4. The objects of redemption are described by such characters as show them to be a special and distinct people; particularly they are called, the people of God and Christ; “for the transgressions of my people”, saith the Lord, “was he stricken”; that is, Christ was, or would be, stricken by the rod of justice, to make satisfaction for their sins, and thereby redeem them from them (Isa. 53:8), and when he was about to come and redeem them, Zacharias, the father of John the Baptist, at his birth said, “Blessed be the Lord God of Israel! for he hath visited and redeemed his people”; by sending Christ, the dayspring from on high, as he afterwards calls him, to visit them, and redeem them by his blood (Luke 1:68, 78). Hence, also, the angel that appeared to Joseph, and instructed him to call the Son that should be born of his wife by the name of Jesus, gives this reason, “for he shall save his people from their sins” (Matthew 1:21). Now though all men are, in a sense, the people of God, as they are his creatures, and the care of his providence; yet they are not all redeemed by Christ; because those that are redeemed by Christ are redeemed “out of every people”; and therefore cannot be every or all people (Rev. 5:9), the redeemed are God’s covenant people; of whom he says, “They shall be my people, and I will be their God”: they are his portion and his inheritance; a people near unto him, both with respect to union and communion; a people given to Christ, to be redeemed and saved by him; of whom it is said, “Thy people shall be willing”, &c.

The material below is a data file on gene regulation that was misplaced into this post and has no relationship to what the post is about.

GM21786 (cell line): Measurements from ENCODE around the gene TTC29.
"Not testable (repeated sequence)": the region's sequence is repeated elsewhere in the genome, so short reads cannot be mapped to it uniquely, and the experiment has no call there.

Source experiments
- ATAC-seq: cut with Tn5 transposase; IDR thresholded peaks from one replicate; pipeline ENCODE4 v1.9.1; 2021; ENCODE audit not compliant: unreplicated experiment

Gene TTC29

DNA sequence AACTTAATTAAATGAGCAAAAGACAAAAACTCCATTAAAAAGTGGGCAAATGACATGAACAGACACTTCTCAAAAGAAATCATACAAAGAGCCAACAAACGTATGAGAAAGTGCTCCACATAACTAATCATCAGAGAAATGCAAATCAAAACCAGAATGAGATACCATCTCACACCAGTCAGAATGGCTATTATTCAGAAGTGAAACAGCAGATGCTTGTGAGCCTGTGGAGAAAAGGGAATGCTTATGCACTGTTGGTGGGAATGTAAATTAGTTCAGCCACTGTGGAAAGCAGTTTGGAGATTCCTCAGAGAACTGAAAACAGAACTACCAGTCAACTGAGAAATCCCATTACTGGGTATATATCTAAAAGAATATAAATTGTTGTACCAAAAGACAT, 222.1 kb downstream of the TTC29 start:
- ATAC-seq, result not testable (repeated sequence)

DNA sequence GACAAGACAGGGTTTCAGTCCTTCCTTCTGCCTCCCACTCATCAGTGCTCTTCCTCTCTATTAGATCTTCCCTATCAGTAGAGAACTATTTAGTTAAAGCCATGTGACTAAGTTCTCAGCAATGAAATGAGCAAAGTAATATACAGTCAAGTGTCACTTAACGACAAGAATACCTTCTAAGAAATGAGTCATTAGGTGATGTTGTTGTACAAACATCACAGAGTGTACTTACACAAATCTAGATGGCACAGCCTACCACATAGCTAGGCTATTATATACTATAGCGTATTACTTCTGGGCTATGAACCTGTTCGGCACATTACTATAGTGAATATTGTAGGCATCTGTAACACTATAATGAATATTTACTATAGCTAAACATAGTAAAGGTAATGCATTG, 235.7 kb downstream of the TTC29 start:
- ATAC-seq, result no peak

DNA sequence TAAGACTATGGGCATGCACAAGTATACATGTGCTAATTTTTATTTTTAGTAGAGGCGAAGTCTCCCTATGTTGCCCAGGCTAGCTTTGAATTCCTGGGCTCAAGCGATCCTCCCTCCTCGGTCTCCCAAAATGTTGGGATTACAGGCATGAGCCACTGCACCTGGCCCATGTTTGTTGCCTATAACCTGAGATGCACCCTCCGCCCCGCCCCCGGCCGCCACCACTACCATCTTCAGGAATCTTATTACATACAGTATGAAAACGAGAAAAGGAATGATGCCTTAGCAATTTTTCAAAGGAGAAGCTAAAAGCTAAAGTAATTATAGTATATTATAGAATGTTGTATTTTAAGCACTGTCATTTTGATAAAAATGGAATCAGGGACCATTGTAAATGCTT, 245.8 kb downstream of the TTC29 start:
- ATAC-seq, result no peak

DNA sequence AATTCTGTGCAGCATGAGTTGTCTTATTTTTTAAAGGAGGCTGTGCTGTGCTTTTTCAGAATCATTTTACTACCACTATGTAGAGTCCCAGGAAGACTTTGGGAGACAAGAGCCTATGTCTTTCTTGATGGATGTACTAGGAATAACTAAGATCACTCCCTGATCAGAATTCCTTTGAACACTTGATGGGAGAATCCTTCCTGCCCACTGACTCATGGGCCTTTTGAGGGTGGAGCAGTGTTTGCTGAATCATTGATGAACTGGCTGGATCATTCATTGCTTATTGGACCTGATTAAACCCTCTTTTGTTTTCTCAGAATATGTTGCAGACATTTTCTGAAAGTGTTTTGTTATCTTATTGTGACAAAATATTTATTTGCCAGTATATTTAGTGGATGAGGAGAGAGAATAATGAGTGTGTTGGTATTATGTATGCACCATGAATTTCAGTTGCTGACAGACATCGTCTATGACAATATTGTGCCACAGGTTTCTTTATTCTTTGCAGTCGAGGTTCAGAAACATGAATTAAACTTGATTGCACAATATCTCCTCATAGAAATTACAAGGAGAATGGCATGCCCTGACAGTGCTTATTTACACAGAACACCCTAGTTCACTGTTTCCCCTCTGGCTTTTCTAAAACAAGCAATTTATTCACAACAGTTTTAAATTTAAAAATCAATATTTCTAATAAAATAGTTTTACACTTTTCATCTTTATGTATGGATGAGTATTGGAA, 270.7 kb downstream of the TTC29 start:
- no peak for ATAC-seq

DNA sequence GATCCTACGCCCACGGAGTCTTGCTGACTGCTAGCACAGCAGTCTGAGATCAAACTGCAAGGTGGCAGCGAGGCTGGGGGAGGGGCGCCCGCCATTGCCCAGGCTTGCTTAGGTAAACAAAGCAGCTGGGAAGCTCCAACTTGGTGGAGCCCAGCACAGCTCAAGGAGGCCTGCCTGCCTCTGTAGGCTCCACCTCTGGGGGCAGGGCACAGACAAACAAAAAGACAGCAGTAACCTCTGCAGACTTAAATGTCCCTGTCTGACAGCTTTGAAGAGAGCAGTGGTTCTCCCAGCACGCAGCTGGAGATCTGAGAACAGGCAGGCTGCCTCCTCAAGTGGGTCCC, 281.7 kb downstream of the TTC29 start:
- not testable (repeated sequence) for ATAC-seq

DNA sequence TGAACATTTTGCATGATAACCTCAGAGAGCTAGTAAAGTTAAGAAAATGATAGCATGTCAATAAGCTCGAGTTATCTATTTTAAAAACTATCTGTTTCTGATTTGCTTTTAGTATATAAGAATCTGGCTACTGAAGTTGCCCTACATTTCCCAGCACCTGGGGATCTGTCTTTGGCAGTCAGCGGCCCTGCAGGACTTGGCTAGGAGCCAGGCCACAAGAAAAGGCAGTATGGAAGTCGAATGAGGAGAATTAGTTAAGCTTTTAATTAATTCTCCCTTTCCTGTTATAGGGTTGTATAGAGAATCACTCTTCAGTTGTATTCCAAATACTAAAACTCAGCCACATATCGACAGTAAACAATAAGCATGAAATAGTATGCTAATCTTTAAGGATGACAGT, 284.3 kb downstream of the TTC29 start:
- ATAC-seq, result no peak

5. The objects of redemption; or those for whom Christ laid down his life a ransom price, are described as “sheep”; as the sheep of Christ, in whom he has a special property, being given him of his Father; and who are represented as distinct from others, who are not his sheep (John 10:15, 26, 29), and such things are said of them as can only agree with some particular persons; as, that they are known by Christ; “I know my sheep”, not merely by his omniscience, so he knows all men; but he knows them distinctly as his own; “the Lord knows them that are his”, from others; he has knowledge of them, joined with special love and affection for them; as he has not brothers, to whom he will say, “Depart from me: I know you not”. Likewise Christ is “known” by those sheep of his he has laid down his life for; they know him in his person, offices, and grace; whereas there are some that neither know the Father nor the Son; but those know the voice of Christ; that is, the gospel of Christ, the joyful sound; whereas the gospel is hid to them that are lost: and the sheep Christ has died for “follow” him, imitate him in the exercise of grace, of love, patience, humility, &c. and in the performance of duty; and this is said of the redeemed from among men; that they “follow the Lamb whithersoever he goes” (Rev. 14:4). It is also affirmed of those sheep, that they shall “never perish”; whereas the goats, set on Christ’s left hand, shall he bid to go, as “cursed”, into everlasting fire (Matthew 25:33, 34).